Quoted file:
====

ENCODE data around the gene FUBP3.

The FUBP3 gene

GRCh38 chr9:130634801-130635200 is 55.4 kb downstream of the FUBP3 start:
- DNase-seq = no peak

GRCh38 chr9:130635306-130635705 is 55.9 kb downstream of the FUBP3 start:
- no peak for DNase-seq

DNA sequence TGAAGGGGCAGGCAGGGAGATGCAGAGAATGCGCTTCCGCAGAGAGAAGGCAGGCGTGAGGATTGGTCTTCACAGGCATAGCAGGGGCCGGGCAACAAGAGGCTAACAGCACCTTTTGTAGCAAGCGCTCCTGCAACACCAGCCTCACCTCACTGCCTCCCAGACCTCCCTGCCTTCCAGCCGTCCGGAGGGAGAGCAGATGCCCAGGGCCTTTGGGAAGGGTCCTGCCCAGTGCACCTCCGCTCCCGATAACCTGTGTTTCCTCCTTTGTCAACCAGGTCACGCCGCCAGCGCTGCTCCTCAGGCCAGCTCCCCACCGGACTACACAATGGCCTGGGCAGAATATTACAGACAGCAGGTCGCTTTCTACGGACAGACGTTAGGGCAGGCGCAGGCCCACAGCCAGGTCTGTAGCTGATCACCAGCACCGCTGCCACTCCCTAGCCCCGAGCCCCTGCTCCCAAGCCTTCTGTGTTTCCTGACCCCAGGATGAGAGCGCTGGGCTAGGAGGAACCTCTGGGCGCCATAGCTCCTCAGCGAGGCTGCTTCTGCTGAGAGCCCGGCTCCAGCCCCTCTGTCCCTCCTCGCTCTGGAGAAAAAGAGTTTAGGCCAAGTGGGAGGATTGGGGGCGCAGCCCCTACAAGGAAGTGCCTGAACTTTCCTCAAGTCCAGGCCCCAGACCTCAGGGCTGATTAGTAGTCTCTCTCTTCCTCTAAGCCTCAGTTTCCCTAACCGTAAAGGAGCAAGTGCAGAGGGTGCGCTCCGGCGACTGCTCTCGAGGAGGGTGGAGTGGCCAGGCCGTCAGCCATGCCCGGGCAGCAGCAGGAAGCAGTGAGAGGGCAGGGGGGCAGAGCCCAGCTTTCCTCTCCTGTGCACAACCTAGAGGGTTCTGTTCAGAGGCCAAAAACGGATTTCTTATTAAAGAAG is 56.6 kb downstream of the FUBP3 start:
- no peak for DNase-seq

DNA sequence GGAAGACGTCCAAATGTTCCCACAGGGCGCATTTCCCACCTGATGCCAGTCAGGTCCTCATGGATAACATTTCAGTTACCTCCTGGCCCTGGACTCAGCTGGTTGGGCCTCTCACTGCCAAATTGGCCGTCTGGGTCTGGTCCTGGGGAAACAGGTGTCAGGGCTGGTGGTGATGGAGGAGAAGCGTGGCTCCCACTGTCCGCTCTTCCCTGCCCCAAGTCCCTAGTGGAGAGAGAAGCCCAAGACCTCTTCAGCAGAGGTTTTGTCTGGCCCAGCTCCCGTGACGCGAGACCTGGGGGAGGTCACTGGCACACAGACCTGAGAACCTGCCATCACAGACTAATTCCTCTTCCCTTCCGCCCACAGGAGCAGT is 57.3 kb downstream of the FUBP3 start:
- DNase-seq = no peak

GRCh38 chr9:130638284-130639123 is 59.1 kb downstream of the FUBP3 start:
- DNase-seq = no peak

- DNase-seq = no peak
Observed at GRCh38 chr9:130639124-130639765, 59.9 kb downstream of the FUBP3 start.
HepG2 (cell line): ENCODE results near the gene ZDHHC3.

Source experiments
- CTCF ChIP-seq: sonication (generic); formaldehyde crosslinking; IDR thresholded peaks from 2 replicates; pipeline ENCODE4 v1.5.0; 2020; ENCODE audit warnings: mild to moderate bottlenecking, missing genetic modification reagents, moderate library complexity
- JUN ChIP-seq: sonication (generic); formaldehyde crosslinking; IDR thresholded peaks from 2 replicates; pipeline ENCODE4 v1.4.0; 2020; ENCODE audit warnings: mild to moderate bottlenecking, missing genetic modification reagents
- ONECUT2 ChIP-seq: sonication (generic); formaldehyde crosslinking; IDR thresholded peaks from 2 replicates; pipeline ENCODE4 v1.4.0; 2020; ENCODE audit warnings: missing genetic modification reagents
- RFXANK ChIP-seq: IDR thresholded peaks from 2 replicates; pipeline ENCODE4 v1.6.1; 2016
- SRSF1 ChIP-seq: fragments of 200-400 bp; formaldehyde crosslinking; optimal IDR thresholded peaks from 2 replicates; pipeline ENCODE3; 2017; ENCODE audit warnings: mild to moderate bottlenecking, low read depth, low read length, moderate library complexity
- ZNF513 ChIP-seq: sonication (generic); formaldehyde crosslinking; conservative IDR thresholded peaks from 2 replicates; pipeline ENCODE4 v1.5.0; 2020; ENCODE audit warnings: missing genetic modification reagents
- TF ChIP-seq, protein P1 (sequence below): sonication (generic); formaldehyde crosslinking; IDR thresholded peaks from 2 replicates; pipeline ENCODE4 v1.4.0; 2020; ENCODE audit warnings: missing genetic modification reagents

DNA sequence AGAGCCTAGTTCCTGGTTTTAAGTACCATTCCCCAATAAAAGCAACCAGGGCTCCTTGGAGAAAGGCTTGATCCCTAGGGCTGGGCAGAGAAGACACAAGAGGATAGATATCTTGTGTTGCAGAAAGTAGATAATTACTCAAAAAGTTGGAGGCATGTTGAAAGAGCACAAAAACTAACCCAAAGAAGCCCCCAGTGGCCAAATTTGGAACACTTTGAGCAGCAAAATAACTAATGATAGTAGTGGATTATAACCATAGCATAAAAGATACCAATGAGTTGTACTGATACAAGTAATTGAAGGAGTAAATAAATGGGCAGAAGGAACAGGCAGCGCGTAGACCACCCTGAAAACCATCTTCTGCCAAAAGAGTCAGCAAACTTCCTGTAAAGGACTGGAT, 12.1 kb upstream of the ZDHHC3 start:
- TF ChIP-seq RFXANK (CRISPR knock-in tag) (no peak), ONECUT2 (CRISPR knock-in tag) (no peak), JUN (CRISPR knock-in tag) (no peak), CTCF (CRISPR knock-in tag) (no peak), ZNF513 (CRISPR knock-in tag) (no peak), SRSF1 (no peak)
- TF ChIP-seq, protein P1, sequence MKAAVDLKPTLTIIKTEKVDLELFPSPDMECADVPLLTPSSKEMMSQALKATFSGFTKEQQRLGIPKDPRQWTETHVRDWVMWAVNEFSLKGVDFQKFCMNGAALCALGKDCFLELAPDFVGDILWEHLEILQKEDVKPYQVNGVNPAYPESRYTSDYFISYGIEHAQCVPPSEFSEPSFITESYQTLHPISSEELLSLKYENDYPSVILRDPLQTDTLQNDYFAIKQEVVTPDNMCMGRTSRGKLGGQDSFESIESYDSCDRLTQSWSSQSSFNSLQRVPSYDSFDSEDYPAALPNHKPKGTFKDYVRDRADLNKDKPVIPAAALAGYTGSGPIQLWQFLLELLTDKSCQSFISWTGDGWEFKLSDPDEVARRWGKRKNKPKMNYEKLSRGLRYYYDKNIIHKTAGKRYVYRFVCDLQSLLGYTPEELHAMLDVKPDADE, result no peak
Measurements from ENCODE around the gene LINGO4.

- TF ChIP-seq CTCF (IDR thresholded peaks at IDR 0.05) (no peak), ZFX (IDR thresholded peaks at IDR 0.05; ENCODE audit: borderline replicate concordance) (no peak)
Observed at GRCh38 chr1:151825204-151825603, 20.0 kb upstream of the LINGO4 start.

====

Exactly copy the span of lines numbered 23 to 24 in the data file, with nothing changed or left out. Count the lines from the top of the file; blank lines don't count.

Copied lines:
- TF ChIP-seq, protein P1 (sequence below): sonication (generic); formaldehyde crosslinking; IDR thresholded peaks from 2 replicates; pipeline ENCODE4 v1.4.0; 2020; ENCODE audit warnings: missing genetic modification reagents

DNA sequence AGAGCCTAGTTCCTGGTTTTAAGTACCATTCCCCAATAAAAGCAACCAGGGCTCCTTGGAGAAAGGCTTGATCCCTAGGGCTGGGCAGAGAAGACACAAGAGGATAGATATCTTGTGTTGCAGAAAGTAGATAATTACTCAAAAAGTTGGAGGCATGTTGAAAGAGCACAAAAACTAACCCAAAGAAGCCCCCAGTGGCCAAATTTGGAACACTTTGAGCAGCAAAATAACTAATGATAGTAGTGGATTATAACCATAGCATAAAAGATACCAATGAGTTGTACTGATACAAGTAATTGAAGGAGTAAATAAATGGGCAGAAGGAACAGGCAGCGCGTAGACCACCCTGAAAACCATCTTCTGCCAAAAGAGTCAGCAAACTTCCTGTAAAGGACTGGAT, 12.1 kb upstream of the ZDHHC3 start: